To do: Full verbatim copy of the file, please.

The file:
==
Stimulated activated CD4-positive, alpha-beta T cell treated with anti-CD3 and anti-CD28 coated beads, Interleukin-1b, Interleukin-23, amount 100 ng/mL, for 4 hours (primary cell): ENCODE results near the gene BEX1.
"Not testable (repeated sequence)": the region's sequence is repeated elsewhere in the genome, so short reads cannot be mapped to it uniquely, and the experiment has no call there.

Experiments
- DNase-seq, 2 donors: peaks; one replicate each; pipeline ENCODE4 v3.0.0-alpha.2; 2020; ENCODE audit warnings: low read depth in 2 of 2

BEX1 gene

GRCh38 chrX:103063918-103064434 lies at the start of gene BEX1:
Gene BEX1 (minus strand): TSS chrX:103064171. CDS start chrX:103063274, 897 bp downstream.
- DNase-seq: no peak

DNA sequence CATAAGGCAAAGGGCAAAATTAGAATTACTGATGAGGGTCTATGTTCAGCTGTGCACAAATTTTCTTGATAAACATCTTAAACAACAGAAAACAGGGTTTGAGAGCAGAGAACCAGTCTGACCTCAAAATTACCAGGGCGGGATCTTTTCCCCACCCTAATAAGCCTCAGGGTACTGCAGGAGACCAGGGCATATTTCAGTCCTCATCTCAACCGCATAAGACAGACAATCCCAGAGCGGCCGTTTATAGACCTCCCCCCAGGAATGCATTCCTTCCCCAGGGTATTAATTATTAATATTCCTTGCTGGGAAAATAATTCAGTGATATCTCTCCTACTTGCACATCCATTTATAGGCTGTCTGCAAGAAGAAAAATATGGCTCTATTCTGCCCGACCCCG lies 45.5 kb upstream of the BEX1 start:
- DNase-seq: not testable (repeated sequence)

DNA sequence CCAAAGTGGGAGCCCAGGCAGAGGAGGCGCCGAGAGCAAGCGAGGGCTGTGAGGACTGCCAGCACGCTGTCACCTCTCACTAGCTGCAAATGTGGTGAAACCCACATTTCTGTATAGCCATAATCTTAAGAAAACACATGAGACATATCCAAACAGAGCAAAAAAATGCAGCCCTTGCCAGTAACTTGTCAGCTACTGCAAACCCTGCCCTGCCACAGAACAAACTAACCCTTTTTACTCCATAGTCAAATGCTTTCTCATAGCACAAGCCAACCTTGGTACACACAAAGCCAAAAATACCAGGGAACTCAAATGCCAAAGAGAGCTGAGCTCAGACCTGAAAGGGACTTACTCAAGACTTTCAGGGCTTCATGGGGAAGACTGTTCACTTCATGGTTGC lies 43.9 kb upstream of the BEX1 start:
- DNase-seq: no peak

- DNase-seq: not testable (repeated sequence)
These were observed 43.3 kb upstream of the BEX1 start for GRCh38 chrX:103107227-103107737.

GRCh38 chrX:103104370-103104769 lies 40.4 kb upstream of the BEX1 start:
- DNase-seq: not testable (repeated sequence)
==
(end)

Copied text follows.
Stimulated activated CD4-positive, alpha-beta T cell treated with anti-CD3 and anti-CD28 coated beads, Interleukin-1b, Interleukin-23, amount 100 ng/mL, for 4 hours (primary cell): ENCODE results near the gene BEX1.
"Not testable (repeated sequence)": the region's sequence is repeated elsewhere in the genome, so short reads cannot be mapped to it uniquely, and the experiment has no call there.

Experiments
- DNase-seq, 2 donors: peaks; one replicate each; pipeline ENCODE4 v3.0.0-alpha.2; 2020; ENCODE audit warnings: low read depth in 2 of 2

BEX1 gene

GRCh38 chrX:103063918-103064434 lies at the start of gene BEX1:
Gene BEX1 (minus strand): TSS chrX:103064171. CDS start chrX:103063274, 897 bp downstream.
- DNase-seq: no peak

DNA sequence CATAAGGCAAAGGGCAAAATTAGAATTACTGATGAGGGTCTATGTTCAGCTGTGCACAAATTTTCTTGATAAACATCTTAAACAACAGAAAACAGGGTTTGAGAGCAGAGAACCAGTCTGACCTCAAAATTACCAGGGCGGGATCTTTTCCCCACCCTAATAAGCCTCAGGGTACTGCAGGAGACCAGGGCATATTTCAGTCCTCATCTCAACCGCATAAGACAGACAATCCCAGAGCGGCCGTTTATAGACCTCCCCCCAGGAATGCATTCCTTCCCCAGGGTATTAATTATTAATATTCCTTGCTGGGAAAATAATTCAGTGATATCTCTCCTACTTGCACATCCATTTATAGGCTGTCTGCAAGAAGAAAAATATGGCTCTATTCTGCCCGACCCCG lies 45.5 kb upstream of the BEX1 start:
- DNase-seq: not testable (repeated sequence)

DNA sequence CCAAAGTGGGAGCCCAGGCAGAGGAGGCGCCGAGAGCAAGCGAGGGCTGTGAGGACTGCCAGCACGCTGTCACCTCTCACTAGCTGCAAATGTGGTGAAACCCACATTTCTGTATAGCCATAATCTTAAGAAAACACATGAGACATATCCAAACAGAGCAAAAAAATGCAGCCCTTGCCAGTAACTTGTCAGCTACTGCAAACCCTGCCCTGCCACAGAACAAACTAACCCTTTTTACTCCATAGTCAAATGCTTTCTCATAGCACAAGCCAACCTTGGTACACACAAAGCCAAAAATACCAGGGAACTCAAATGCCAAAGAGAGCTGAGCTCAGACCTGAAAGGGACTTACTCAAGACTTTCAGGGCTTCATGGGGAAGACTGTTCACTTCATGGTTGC lies 43.9 kb upstream of the BEX1 start:
- DNase-seq: no peak

- DNase-seq: not testable (repeated sequence)
These were observed 43.3 kb upstream of the BEX1 start for GRCh38 chrX:103107227-103107737.

GRCh38 chrX:103104370-103104769 lies 40.4 kb upstream of the BEX1 start:
- DNase-seq: not testable (repeated sequence)